Posts Tagged ‘dogs’

I read my horoscope last week & it said I needed to run away. I couldn’t agree more.

Tonight, after slowly walking the dogs around the block for the umpteenth million time, while Zephyr wandered away from me, because he’s figured out I can’t grab him if I have Trooper, I’d had it. I took the dogs home, threw their leashed in the basket, grabbed my purse & nearly ran out the door.

My car is gone. It died today again–died is becoming a word my jeep does more often than not now. Everything in my life is dying & breaking–my dogs, my jeep, my apartment. AND I’M TIRED!

So tired, and losing my patience with this slowness, this tedious, every day, slowness and breaking down, so I ran away.

You wouldn’t know it. You would call it “going out for the evening”, but for me, it was running away.

I rode my bike all the way downtown–me, on my bike! I rode all the way to Hot Italian, my new favorite bar/pizza spot–all white, black, marble, very modern. It shines & glitters. It’s clean. It’s  everything my life isn’t right now.

I ordered something with vodka, limoncella & ice. It was splendidly tall & fizzy. I flipped through Italian Elle & ordered fresh basil pizza with a thin, thin crust. And I didn’t think about the dogs once. Not once. No worry, no fretting, no nothing. I was free.

This has got to be what parents feel like when they have just given and given, and one day, that’s just it. There’s nothing left to give, if they don’t give to themselves, and fast.

There are so many things I don’t do anymore– leave town, for one, kayaking, tango. I need more time, out there, or just more time with me, sans dogs.

And the funny thing was, tonight? I wasn’t scared–not sitting alone at the bar, not riding my bike home at dusk without a light, not taking alleys, nothing. I felt free. And free is something I haven’t felt for a very long time.

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We were at the park, & just as I let the dogs off leash to sniff about a redwood while I sipped my coffee, Trooper took off in a mad dash across the green–luckily no golfers were in play–& directly into an enormous Mexican Easter picnic, complete with soccer game and BBQ.

And here comes me, nearly dropping my coffee, hat flapping on my back, waving, as I run, in a “he’s friendly” gesture, which really, depends.

A large flowery mama threw up her hands to stop him but, a swarm of little girls in fanciful party dresses descended upon him, the token Easter bunny, with wide-eyed wonder.

I swooped in and grabbed him, just as a dozen hands reached out to pet him–& perhaps pinch a finger. Trooper–so inviting–will lay against you in the grass forever if you scratch his belly, nuzzle his ears, but strange hands coming at him, all at once, bad plan.

Once rescued–Trooper? The girls?–Mama looked up and smiled. “Whew!” we both agreed, and away we went, back to the redwood, the quiet, while Trooper whined over my shoulder for the bbq. It did smell good.

d, xo

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Here I was working away when Eddie Vedder began singing Hard Sun on Pandora. You know those weird moments, where you see something, or smell a bygone scent, or hear that one song, that propels you back in time? This is that song for me.

Suddenly, I am here: Mission:Wolf, Colorado, elevation 8,000 feet. No electricity, no phones, water from a stream. Closest town: 20 miles, mostly rough dirt roads. See that little one person tent on the left? That’s mine. There are 8 of us humans, & 20-something rescued wolves. The hybrids live down low, but the wolf pack lives on their own territory. Today I hear it has expanded greatly, but this was back in the beginning.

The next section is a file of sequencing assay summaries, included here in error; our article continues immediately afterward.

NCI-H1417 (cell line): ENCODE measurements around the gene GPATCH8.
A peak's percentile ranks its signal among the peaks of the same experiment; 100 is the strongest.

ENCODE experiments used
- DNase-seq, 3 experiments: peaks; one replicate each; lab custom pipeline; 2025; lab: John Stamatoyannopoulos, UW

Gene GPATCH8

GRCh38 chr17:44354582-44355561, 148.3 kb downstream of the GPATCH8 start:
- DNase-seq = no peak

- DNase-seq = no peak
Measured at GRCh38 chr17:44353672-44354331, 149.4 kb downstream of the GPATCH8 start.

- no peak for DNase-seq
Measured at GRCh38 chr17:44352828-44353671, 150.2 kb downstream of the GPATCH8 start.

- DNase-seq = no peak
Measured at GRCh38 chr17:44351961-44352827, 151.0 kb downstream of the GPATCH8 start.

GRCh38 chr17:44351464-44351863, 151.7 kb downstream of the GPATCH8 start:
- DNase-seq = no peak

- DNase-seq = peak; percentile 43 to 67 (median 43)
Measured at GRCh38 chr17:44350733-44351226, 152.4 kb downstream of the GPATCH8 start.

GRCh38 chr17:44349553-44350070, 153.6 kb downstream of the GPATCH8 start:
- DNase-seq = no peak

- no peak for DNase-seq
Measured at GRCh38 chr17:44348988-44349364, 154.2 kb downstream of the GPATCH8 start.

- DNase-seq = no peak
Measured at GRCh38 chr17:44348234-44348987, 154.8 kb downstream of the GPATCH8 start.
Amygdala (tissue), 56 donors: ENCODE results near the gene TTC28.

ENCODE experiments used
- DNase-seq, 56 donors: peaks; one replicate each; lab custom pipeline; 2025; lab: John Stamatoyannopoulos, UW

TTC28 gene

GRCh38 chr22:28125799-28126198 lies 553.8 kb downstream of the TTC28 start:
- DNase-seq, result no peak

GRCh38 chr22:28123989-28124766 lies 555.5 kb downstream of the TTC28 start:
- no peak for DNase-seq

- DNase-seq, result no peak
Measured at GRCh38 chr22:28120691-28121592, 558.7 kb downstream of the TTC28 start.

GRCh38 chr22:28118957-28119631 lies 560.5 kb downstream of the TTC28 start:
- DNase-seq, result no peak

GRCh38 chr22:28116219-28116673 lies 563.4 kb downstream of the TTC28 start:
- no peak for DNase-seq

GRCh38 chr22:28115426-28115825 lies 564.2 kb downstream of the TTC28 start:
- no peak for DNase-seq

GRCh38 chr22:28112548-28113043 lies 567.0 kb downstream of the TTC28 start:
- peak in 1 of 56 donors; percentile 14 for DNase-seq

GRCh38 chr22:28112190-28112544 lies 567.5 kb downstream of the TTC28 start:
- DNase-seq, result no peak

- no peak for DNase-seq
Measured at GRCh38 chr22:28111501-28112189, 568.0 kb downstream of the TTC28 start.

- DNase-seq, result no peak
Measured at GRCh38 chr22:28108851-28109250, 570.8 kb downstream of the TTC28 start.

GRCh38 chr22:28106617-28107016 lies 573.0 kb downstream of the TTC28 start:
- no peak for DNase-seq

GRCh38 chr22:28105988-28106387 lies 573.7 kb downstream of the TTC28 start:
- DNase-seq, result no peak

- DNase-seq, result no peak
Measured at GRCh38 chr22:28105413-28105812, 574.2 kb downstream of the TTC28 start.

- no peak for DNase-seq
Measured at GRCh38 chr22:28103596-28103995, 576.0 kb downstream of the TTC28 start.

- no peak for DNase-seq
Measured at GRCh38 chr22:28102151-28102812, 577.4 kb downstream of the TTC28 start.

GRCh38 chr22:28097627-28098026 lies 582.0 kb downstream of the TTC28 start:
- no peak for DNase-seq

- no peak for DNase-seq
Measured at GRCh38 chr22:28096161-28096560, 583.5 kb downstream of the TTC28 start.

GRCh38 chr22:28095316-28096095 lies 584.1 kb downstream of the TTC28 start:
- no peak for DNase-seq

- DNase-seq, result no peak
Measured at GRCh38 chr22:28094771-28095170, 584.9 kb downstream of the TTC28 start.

Below: This is Hota Hill. I named it and as far as I know, it’s still the same. I hiked up there a lot. It’s nearly 9,000 feet. I could see forever and never see another man made anything.  If Hota Bear and I howl, the wolves will howl back from across the valley.

Hota hill2

This is Hota Bear. Hota is dog, not wolf, but he’s a rescue at M:W. This is our prayer pole.

Hota hill3

Below, I shot this balancing the camera on a rock. Me & Hota.

Hota hill

And that’s 1989. The year I ran away from home on a moment’s notice & found myself across the country, by myself at this wild grass-roots wolf rescue. Best spontaneous decision ever. xo

If you are interested in wolf rescue, Mission: Wolf still exists, MUCH larger now and more powerful, I hear, than ever.

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Trooper went to the vet today for a sore mouth, but came home & now has a stomach ache–I can hear it roiling–& he’s crawled under my vanity–a place he’s never gone, after I had to force the antibiotics into him, because he wouldn’t eat ANYTHING….sigh.

He bit my finger so hard it’s throbbing. Glad to know those back chompers work…

And today–TODAY–is one year (!) since I found him &…

It scares me when my guys are sick.  It makes the world feel slippery…

Papa was sick this week too, back in the hospital for his heart, and mom was trying so hard to keep a brave face, and we are all of us–mom, dad, me, papa, trying to keep good brave faces while the clock ticks onward.

And there’s nothing I can do about any of it, except try and breathe, try and keep my footing while the ground shimmers and shakes beneath our every step.


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Some days having dogs means being the pariah.

I know my dogs temperaments, their sociability, or not. And I have to remember that other people don’t, the same way I may avoid another dog that looks a bit scary to me, but some days it’s just a big personal knock down.

I walk my dogs twice a day, at least–or they drive me nuts. Plus, I need the exercise too, but today what I really needed was to sip my coffee sitting down, not with leashes wound around my arm, a dog poop bag dangling amongst them while trying not to spill my coffee–oh, that would be bad. So, I did the bad thing–the illegal thing–I took the dogs, on a short leash to sit down inside the playground, the only place where there are benches. (Apparently, only mom’s get to sit down, not the elderly, the infirmed, the park walkers & strollers, just the moms–& sometimes dads.)